-- The L.A. Police Commission has begun a process that could lead to the public release of LAPD video.
-- Lawmakers have doubts that the system to license marijuana sales in the state will be in place by the end of this year.
-- Officials say a man suspected of stabbing three people was shot to death by Los Angeles police in a fast-food restaurant in Hollywood.
-- A tiny unborn hummingbird is getting in the way of a big bridge project in the San Francisco Bay Area.
HOLLYWOOD AND THE ARTS
-- Drew Barrymore is back … in a zom-com on Netflix. Yes, as a suburban wife and mom who becomes a zombie.
-- Bob Dylan's upcoming triple album will delve more deeply into the Great American Songbook.
-- Oprah Winfrey is joining the CBS newsmagazine "60 Minutes" as a contributor.
-- Five plays, two hours, one sinister ending: That's "Beckett 5" at the Odyssey Theatre.
Buster Keaton was known as the Great Stone Face, a deadpan performer who survived all manner of mishap on film. On this date in 1966, Keaton died of lung cancer in his Woodland Hills home. Read The Times' obituary and you'll discover he did smile once.
-- The acting Secretary of the Army has directed the Army Corps of Engineers to proceed with an easement necessary to complete the Dakota Access pipeline, according to a North Dakota senator.
-- The president of the European Council portrayed the Trump-led U.S. as a threat to the European Union.
-- For Syrians stuck in limbo in Lebanon, Trump's ban will mean harder times ahead.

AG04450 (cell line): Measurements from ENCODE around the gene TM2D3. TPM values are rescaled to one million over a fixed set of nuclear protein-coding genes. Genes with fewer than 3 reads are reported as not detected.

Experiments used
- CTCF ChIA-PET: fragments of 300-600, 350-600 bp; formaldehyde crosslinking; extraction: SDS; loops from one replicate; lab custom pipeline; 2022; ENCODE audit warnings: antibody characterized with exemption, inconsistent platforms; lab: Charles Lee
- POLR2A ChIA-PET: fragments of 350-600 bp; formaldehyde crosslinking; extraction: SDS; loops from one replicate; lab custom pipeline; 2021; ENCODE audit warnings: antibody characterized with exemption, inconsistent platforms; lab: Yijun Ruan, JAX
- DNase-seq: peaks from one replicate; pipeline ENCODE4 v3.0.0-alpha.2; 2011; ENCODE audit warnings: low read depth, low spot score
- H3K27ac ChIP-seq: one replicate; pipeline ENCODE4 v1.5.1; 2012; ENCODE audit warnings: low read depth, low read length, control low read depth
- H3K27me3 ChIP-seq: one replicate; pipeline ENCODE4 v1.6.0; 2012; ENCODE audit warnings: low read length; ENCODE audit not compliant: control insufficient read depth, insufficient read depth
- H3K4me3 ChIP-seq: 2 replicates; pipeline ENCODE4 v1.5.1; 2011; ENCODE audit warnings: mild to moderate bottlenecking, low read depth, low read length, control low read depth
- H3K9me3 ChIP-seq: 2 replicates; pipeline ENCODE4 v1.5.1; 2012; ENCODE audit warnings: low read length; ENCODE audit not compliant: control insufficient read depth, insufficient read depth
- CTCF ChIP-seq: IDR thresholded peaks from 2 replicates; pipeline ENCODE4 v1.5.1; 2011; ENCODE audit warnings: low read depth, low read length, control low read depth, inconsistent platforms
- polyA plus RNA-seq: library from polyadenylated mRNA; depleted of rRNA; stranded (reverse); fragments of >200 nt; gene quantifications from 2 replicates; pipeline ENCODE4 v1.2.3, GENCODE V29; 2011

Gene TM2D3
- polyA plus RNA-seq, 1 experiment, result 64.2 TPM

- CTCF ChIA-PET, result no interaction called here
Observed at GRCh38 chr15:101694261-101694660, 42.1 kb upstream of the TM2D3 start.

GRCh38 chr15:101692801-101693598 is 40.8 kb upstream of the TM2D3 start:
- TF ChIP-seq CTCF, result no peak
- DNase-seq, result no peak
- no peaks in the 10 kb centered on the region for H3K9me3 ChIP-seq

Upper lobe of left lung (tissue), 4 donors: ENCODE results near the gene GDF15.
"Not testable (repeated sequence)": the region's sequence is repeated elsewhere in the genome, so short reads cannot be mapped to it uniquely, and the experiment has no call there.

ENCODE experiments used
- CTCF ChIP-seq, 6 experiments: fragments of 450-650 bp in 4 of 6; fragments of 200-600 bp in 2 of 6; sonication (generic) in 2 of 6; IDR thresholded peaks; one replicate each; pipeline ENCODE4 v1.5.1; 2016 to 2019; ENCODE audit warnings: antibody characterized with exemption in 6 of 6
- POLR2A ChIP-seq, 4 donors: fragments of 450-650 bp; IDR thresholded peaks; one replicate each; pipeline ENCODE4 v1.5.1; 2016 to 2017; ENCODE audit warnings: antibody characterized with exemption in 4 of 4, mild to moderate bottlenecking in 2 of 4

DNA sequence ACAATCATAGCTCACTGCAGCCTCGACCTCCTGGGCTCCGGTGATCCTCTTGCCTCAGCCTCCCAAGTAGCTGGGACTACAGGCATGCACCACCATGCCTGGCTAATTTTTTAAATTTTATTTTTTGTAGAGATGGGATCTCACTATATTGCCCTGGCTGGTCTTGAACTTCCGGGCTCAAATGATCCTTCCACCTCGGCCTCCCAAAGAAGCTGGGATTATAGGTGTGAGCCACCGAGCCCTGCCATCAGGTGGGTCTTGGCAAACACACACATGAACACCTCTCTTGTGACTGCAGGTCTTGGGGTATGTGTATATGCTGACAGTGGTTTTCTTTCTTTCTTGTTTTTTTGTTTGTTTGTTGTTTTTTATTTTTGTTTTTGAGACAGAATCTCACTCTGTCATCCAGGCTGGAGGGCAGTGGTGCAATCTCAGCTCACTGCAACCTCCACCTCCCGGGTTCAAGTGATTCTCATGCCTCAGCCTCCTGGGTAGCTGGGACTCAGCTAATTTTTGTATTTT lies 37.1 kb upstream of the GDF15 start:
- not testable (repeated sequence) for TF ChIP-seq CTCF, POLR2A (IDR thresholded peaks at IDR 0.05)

-- Humans, meet the ancient sea creature at the other end of your family tree.
-- Trump's travel ban is proving scary for Hollywood, which relies on a global talent pool.
-- Three new Netflix shows have recently helped lift the Santa Clarita film industry.
-- The Oakland Raiders' plan to move to Las Vegas is looking more fragile and flimsy by the day, and columnist Sam Farmer says that may be a blessing.
-- Former Ram Chris Long has a chance to follow in the footsteps of his father, Howie Long, and win a Super Bowl.
-- The Times Editorial Board says Jeff Sessions isn't the attorney general we need.
-- Battling over Gorsuch is beside the point: The Supreme Court needs an institutional overhaul.
-- The Patt Morrison podcast: U.S. Sen. Kamala Harris talks about taking on the Trump White House in a "post-11/8" America.
WHAT OUR EDITORS ARE READING
-- Letter from America: A German journalist reports on the changes he's seen in the nation. (Spiegel Online)
-- A U.S. program to counter Islamic State propaganda online is beset with problems, according to an Associated Press investigation, including translations that mix up the Arabic words for "salad" and "authority."
-- The euphoria of playing very difficult video games. (New Scientist)
ONLY IN L.A.
The "Rain Room" at LACMA was a big hit with museumgoers, if not with art critics (our very own Christopher Knight called it a "bland tempest"), when it opened in November 2015. The simulated storm drew 190,000 people who took an untold number of selfies. Now LACMA says it has acquired the piece for its permanent collection. Of course, we have real rain falling these days too — no ticket required.
Please send comments and ideas to Davan Maharaj.